The Northern Lights are normally seen in various high-latitude parts of the world, including polar regions and in the skies over Britain, but according to new research from the University of Reading, Britain may soon no longer see these spectacular light shows, as they will be limited to higher latitude locations only.
According to the study, which appears in the journal Scientific Reports, the Sun is beginning to go through a lessened activity period in which it will not exhibit as much solar wind. Solar wind is the driving force behind these spectacular light shows; as the charged particles bombard the Earth’s magnetic field, the lights in the skies are produced.
Image Credit: NASA/SDO
According to the researchers, a lull in activity like this hasn’t been observed since the 1700’s, a time known as the Maunder Minimum. They are able to make such predictions by observing sunspot information collected over the years and comparing it to solar activity linked to Northern Lights and the sunspot information we have today.
“The magnetic activity of the sun ebbs and flows in predictable cycles, but there is also evidence that it is due to plummet, possibly by the largest amount for 300 years,” explained Dr Mathew Owens from the University of Reading’s meteorology department. “If so, the Northern Lights phenomenon would become a natural show exclusive to the polar regions, due to a lack of solar wind forces that often make it visible at lower latitudes.”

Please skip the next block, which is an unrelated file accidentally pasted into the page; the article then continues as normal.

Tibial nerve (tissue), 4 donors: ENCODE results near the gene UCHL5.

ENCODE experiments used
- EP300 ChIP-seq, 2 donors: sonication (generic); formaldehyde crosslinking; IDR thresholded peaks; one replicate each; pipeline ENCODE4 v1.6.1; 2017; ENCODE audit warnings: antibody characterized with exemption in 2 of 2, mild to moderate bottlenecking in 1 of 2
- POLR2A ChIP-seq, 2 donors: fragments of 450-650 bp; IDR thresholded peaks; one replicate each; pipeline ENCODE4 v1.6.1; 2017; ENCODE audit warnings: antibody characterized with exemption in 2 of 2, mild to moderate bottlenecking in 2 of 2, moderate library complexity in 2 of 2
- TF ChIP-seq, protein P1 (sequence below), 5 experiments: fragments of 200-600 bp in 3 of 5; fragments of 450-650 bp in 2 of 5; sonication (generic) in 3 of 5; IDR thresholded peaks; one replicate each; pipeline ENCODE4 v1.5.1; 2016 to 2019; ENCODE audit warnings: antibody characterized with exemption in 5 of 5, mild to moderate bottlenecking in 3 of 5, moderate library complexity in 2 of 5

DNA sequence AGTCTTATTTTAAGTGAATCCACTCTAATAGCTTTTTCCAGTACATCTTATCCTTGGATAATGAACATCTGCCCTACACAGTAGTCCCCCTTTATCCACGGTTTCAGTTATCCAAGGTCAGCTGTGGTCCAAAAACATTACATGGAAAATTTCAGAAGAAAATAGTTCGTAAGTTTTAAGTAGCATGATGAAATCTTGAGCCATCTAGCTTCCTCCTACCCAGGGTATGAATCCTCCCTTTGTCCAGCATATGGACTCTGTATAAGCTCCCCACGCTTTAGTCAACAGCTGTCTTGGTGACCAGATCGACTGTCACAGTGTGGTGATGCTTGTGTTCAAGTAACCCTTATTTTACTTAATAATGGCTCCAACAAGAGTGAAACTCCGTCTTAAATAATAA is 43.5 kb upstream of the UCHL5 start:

“As the sun becomes less active, sunspots and coronal ejections will become less frequent. However, if a mass ejection did hit the Earth, it could be even more damaging to the electronic devices on which society is now so dependent.”
As sunspot activity on the Sun continues to reduce in frequency today, scientists are seeing a pattern that matches that of 300 years ago. Although these lows may have an impact on the Earth in the near future, solar activity will undoubtedly kick up again eventually, whether it takes a few decades to do so or not.
During the time solar activity lessens, the 'protective bubble' of the solar system that protects us from cosmic rays from beyond, otherwise known as the heliosphere, will weaken. This bubble is typically constantly fed by the flow of the Sun’s charged particles, so when the Sun slows down its process of feeding it, it shrinks until the Sun begins feeding it again.
The Sun's solar wind particles move at incredibly high speeds. We often observe the Sun's sunspot and solar wind activity with NASA's Solar Dynamics Observatory (SDO):
A weakened heliosphere surrounding the Solar System potentially opens life on Earth up to various space-oriented hazards, such as cancer-causing cosmic rays among other things. It’s nothing that mankind hasn’t lived through before thanks to the protection of Earth’s own magnetic field and thick, rich atmosphere, but it has the potential to have a negative impact on life on Earth.
With all of the data that has been collected so far, there is indication that we could see these differences as soon as just a few decades, perhaps 50 years, from now. But don’t panic, these are completely natural fluctuations that happen from time to time, and are unfortunately, out of our control.
Source: University of Reading